Why should you try your best to recycle your paper?
There are many reasons why you should recycle paper. Here are a few of the most important ones:
1. Recycling saves energy and resources. It takes less energy to recycle paper than it does to make new paper from virgin materials.
2. Manufacturing recycled paper creates fewer greenhouse gas emissions than making new paper from cut down trees. Not to mention the amount of greenhouse gases those trees could be helping offset.
3. Recycling helps keep our air and water clean by reducing the amount of pollution created when making new paper from raw materials.
4. When you recycle paper, you help preserve forests by using recycled paper instead of virgin pulpwood. Aside from the natural beauty of forests, and the ecosystem they provide, they are also a great carbon sink. Keeping forests intact, is a huge imperative to help us fight climate change.
5. Since 94% of the US has access to some sort of recycling program and 73% have curbside recycling, it’s incredibly easy to recycle paper! All you need to do is put your recyclable papers in the blue bin and they will be turned into new products like cardboard boxes, tissue paper, or even more recycled paper!
How much paper is recycled in the US?
In the United States, paper is the most recycled material. Almost all of the paper that is produced in the US is recycled. The recycling rate for paper is about 60 percent. This means that almost two-thirds of all the paper that is produced in the US is recycled. Of all the materials in the United States that are recycled, paper and paperboard products account for over 66% of all recycled products by weight.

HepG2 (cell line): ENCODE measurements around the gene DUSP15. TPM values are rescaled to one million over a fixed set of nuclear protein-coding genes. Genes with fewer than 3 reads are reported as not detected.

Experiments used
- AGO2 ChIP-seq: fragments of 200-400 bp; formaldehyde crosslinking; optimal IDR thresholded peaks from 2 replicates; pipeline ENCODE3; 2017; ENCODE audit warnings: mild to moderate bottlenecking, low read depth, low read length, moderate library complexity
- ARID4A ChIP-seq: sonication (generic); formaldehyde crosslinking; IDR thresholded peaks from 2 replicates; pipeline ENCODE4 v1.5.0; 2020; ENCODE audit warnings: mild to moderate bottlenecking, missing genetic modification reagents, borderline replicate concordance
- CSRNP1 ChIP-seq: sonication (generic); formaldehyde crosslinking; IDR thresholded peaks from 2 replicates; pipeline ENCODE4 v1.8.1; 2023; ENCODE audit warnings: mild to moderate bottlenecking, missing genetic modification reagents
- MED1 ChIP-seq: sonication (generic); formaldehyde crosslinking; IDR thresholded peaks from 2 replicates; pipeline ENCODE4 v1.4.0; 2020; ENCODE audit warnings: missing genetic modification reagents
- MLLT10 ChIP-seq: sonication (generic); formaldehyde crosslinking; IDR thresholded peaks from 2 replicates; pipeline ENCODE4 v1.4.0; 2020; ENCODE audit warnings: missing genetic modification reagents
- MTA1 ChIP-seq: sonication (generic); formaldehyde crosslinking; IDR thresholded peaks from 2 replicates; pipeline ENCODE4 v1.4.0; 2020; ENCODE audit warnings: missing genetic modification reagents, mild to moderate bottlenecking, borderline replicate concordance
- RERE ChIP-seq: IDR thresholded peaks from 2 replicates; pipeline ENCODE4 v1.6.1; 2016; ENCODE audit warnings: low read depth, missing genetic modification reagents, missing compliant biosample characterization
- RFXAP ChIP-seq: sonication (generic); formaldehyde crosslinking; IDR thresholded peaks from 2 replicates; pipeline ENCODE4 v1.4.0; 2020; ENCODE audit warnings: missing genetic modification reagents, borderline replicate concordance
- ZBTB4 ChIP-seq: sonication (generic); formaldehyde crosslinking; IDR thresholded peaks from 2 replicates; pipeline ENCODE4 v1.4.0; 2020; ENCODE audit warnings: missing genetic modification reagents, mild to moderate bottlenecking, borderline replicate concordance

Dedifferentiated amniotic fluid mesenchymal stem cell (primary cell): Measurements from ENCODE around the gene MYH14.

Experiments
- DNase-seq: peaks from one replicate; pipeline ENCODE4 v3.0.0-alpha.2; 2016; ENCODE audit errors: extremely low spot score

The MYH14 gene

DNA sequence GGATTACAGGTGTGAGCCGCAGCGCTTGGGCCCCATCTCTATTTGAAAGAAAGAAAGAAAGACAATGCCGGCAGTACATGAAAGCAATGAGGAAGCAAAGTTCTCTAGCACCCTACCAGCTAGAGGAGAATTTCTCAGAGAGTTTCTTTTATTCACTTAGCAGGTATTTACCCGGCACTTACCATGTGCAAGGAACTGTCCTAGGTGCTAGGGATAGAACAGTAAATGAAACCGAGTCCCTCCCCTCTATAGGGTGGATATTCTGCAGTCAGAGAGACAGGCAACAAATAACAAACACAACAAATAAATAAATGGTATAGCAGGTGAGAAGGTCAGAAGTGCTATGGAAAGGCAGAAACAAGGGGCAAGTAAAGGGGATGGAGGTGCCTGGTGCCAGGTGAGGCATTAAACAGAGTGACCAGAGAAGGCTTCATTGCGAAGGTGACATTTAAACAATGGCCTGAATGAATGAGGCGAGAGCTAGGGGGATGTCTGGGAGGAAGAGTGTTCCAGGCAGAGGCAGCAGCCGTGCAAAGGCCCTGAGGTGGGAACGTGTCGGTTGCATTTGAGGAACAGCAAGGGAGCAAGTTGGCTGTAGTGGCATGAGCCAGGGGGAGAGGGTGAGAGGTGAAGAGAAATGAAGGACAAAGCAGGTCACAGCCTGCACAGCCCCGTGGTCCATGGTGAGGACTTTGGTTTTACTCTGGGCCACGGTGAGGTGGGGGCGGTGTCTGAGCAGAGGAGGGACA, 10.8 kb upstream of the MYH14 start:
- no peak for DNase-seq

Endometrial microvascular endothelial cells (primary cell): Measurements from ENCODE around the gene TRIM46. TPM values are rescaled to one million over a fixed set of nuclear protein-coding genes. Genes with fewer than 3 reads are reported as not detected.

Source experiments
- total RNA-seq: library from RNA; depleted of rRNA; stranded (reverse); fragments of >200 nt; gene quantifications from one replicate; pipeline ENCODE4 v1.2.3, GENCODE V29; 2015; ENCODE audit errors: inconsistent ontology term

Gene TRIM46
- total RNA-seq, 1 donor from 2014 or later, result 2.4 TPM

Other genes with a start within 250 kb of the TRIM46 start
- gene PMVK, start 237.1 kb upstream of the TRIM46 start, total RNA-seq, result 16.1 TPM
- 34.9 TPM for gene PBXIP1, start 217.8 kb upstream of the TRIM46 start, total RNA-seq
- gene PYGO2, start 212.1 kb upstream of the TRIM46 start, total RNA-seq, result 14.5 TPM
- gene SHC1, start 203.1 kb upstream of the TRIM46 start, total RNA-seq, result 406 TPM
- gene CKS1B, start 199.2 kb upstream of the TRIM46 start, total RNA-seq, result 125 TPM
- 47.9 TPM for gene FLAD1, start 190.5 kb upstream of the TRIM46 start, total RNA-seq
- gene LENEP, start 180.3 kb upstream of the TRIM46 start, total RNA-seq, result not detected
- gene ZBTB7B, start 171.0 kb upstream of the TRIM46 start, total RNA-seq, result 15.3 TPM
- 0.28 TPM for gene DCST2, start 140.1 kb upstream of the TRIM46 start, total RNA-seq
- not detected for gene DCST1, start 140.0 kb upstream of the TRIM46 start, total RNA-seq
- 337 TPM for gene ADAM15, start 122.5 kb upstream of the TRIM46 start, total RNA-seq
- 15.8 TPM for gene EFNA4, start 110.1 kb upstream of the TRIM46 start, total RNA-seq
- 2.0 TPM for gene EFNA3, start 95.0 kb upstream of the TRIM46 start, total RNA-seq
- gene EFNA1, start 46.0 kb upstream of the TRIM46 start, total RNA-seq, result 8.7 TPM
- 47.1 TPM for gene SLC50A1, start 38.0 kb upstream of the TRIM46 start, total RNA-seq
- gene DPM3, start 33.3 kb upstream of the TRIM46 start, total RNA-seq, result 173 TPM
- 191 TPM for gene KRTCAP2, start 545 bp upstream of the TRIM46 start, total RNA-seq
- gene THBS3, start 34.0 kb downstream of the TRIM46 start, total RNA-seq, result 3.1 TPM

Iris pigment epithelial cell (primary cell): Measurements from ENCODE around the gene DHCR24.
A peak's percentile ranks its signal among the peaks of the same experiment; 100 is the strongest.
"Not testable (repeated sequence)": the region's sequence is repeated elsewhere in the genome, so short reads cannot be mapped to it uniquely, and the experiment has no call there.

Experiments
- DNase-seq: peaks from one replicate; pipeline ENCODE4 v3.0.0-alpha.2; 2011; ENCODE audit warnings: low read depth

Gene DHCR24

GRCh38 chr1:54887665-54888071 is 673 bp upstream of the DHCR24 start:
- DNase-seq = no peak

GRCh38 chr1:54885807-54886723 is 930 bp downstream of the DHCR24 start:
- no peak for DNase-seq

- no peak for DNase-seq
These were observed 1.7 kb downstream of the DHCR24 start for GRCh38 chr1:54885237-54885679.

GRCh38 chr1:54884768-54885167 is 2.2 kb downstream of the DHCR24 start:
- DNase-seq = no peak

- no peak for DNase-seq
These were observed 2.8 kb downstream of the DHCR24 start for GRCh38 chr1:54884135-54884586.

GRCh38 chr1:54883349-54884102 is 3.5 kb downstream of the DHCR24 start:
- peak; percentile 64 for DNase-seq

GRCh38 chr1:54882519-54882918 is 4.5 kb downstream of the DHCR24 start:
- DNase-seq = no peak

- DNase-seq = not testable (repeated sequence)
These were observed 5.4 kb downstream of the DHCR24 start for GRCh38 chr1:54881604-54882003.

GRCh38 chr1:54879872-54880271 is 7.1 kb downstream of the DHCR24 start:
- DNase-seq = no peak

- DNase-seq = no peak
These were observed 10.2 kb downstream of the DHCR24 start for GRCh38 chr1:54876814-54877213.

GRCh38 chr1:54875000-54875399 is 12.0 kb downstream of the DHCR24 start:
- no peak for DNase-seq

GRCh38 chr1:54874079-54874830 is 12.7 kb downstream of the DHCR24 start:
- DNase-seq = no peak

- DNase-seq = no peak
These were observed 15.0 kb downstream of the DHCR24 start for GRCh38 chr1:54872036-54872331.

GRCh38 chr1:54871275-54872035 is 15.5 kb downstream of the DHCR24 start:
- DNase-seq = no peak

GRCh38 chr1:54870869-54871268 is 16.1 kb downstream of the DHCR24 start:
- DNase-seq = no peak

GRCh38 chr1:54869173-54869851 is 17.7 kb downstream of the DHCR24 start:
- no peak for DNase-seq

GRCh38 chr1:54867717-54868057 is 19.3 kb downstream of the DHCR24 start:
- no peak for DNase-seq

What types of paper are there?
There are different types and grades of paper that fall into 5 basic paper grade categories.
Old corrugated containers: Also called corrugated cardboard, it is typically recycled into shipping boxes or recycled paperboard for product packaging like cereal or shoe boxes.
Mixed paper: Mixed paper is the broadest paper category. It includes telephone books, paperboard, magazines, and discarded mail. It is typically recycled into tissue, paperboard, mixed into the production of new paper or mixed in as a raw material into non-paper products like cellulose insulation or egg cartons.
Old Newspaper: As you can imagine, the old newspaper category is just that…old newspapers. It is generally recycled into more newspapers. But can also be recycled into paperboard or tissue.
High Grade Deinked Paper: This category is comprised of paper products such as letterhead, copier paper or envelopes. The ink must be removed before it is remade into other high grade paper products.
Pulp substitutes: Typically consisting of excess materials from other paper milling or printing operations, pulp substitutes can be used in place of new wood pulp materials for the production of high grade papers.
Side note, while shredded paper is not considered its own category (it typically falls into the mixed paper category), it must be treated separately to ensure it is of the appropriate size and does not include contaminants, like plastics.
Papers are available in different weights, or thicknesses. The heavier the weight, the more durable the paper. Heavier-weight papers are also more expensive but also typically better for recyclability. With every recycling process, the fibers of the paper get shorter and shorter eventually leading to fibers that cannot be used without the addition of virgin fibers. On average, a paper fiber can only be recycled about 7 times before needing newer fibers.
How is paper recycled?